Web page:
- baptisms for the dead (v. 32,33,39)
- washings (v. 39)
- anointings (v. 39)
- the keys of the Holy Priesthood (v. 34,95,97)
- memorials of Levitical sacrifices (v. 39)
- solemn assemblies (v. 39)
- oracles, conversations, statues and judgments (v. 39)
- ordinances that have been kept hidden (v. 40-41)
- the fullness of the priesthood (v. 28).
I am working on a comparison of common elements between the Masons, Mormons, Greko-Romans, Egyptians, and Gnostics. How anyone could deny an ancient origin to the Endowment is beyond me. The question is always asked "Why is the Endowment similar to Free Masonry?" The question that is never asked is "What elements are similar, and do those elements have a more ancient source?" What is staggering to me is the consistency with which Joseph removed those things in Masonry that had no ancient origin, and kept only those elements that did! Joseph was amazing. If he was not inspired he was the best guesser ever!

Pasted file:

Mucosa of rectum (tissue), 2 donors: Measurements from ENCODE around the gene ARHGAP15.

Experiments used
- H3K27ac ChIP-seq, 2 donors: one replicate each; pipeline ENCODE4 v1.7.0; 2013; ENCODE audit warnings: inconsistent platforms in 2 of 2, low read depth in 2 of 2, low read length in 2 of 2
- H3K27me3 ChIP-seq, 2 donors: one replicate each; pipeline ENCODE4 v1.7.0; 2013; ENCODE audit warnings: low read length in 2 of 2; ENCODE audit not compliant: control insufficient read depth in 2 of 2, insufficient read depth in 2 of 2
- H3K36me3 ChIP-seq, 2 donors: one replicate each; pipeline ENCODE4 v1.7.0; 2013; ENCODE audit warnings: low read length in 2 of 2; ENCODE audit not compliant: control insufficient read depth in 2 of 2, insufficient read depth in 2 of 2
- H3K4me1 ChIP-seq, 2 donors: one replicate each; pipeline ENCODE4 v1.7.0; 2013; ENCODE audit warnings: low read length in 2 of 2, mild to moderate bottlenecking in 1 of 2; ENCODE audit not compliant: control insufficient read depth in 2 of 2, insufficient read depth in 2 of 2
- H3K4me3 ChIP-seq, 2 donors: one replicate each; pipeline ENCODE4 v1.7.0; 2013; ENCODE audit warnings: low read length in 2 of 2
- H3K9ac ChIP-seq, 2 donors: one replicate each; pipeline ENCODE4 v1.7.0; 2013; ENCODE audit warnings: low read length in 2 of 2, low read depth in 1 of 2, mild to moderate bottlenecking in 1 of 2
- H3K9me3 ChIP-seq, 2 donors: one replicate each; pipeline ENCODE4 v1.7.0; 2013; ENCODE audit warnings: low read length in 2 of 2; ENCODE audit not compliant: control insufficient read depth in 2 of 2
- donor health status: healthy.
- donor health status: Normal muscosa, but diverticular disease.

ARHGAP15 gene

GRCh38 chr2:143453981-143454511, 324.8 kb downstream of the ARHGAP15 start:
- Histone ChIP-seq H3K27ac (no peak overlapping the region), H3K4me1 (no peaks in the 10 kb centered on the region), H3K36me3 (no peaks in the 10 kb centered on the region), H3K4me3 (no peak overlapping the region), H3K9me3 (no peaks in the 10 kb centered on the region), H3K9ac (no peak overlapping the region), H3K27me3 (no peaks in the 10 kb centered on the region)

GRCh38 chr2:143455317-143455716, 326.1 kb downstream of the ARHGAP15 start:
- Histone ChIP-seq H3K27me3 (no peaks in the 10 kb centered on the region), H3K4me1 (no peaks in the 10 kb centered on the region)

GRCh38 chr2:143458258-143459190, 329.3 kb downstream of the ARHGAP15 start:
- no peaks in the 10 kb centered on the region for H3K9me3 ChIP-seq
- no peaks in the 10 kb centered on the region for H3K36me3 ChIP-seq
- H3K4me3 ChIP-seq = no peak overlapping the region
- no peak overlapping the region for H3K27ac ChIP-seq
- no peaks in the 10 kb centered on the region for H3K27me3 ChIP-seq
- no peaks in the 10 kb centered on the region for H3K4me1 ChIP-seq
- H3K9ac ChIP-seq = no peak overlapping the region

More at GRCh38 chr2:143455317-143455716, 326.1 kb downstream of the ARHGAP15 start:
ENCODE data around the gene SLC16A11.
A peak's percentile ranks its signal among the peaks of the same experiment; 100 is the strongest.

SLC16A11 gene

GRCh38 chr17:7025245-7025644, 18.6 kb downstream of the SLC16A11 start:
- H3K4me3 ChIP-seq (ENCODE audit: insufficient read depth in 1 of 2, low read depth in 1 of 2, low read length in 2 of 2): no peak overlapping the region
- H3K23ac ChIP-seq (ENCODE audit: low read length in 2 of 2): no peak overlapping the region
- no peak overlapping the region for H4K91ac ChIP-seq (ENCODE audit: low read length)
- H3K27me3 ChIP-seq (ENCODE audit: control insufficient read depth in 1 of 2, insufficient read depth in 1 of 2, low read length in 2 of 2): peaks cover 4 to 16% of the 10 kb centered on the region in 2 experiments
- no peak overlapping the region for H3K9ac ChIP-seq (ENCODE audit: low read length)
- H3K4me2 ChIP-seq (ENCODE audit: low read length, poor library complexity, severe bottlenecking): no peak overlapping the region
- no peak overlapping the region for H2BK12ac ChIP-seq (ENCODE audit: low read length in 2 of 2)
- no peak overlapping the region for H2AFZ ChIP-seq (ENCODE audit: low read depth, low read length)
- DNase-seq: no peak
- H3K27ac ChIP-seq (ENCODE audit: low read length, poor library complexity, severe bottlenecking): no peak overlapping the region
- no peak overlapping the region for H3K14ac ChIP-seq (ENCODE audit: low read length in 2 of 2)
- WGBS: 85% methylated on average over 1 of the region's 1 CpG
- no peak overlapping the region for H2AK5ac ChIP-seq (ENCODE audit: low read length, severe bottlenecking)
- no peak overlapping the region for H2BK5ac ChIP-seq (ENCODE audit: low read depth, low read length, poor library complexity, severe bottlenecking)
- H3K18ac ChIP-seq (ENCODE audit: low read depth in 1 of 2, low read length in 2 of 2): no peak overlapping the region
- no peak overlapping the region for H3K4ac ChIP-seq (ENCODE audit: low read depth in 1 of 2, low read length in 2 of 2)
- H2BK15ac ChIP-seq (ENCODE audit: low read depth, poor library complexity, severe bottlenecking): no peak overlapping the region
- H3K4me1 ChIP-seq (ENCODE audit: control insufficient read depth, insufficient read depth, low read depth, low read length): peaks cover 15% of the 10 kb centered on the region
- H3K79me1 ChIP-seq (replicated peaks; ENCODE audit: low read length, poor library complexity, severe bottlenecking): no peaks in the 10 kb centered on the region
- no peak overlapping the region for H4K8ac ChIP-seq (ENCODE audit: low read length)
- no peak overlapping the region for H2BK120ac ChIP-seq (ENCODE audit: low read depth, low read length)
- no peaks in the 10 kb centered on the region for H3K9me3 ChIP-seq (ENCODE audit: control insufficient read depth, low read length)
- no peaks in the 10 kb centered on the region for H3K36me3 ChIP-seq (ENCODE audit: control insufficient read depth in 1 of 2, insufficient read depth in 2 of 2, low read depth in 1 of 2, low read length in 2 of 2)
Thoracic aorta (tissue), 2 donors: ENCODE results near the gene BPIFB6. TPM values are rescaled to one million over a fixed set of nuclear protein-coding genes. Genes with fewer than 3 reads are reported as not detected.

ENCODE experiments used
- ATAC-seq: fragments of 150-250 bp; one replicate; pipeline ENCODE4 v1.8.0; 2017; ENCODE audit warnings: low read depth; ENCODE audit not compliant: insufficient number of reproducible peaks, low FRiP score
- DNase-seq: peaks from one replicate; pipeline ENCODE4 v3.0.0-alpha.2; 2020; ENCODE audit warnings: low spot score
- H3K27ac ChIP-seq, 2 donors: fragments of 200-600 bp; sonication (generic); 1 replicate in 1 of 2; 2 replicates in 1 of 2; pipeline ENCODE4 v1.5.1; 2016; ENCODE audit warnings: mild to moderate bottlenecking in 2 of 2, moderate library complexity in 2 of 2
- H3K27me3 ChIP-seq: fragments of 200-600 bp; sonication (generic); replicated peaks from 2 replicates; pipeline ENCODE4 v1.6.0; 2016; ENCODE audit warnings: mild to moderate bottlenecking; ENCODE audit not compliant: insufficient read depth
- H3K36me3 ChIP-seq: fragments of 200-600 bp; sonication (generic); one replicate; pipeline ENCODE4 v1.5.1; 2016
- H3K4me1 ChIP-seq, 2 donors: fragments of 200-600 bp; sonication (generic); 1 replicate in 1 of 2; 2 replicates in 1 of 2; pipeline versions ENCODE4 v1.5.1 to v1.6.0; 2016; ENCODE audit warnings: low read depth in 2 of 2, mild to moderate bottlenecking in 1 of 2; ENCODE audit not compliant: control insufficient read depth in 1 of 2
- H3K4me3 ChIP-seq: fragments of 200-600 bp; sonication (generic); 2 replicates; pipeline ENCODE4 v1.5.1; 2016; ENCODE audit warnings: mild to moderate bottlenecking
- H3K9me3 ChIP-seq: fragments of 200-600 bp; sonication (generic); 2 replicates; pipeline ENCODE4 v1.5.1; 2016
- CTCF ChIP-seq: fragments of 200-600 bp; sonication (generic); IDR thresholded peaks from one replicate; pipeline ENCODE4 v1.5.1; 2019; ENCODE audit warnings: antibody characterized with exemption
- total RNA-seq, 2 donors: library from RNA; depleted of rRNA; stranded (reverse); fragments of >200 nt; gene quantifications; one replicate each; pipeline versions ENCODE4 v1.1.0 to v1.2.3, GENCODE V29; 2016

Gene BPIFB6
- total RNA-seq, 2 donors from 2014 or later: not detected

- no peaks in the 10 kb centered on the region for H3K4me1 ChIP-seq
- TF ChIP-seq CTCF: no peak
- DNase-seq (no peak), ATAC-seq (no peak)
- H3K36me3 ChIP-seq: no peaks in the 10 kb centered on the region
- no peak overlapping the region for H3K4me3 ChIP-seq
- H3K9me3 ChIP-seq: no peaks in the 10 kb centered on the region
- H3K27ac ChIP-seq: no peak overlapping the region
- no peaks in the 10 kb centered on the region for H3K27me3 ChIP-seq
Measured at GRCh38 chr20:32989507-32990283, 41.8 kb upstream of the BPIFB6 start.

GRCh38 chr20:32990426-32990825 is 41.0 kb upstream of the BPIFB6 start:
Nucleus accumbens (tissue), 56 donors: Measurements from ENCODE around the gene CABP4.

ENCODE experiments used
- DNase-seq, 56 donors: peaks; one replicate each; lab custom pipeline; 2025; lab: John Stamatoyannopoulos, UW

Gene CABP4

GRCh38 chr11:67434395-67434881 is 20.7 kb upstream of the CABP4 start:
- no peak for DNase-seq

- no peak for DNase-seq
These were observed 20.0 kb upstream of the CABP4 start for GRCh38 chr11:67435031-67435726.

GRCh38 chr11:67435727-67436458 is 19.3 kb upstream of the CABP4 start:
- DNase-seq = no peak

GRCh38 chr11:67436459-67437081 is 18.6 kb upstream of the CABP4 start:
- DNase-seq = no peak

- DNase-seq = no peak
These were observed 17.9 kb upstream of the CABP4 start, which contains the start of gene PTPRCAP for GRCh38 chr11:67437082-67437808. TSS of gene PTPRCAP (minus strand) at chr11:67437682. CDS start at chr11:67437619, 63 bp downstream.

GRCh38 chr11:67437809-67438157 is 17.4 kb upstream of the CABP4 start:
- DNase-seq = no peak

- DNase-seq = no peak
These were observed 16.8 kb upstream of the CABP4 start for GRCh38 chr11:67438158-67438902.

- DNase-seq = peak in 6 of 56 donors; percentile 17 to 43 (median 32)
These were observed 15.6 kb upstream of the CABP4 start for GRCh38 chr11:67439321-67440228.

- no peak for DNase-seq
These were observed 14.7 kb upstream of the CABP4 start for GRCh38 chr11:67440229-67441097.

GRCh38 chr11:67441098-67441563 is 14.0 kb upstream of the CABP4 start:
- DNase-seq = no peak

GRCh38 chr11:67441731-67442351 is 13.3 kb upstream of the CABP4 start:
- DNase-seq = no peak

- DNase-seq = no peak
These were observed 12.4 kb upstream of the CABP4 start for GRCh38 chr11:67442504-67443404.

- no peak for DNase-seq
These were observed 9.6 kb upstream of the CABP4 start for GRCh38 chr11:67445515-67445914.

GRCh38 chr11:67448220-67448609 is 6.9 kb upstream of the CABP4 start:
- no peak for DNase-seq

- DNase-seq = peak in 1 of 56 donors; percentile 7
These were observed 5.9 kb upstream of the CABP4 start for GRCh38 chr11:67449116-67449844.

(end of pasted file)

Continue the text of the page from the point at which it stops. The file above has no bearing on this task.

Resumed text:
It is a mistake to suggest that Joseph and Sidney received "only the first three of over 30 degrees in Masonry," or that the additional Scottish Rite degrees (the other 30), confer anything above the degree of Master Mason. I will briefly explain. Grand Master Abraham Jonas only had the authority to administer the three degrees of "Ancient Craft Masonry" (Entered Apprentice, Fellow Craft and Master Mason). He did not have the authority to confer the 30 degrees of the Scottish Rite.In fact, the Scottish Rite was not established in Illinois until after the martyrdom. (See Alphonse Cerza, A History of the Ancient and Accepted Scottish Rite in Illinois, 1846-1965 [Bloomington, IL: Pantagraph, 1966]).Non-Masons frequently--and incorrectly--assume that the degrees of the Scottish Rite are "higher" than those of the Grand Lodge, but this is incorrect. In other words, a Master Mason is as "high" as a 33d degree. All appendent bodies of Masonry (such as the Scottish Rite, the York Rite, the C.B.C.S., the A.M.D., the Royal Order of Scotland, etc.) are subordinate to the Grand Lodge, and only attempt to explain the teachings of the three Craft degrees.Joseph and Sidney had all the "Masonry" they needed to make them as "high" as any Mason living.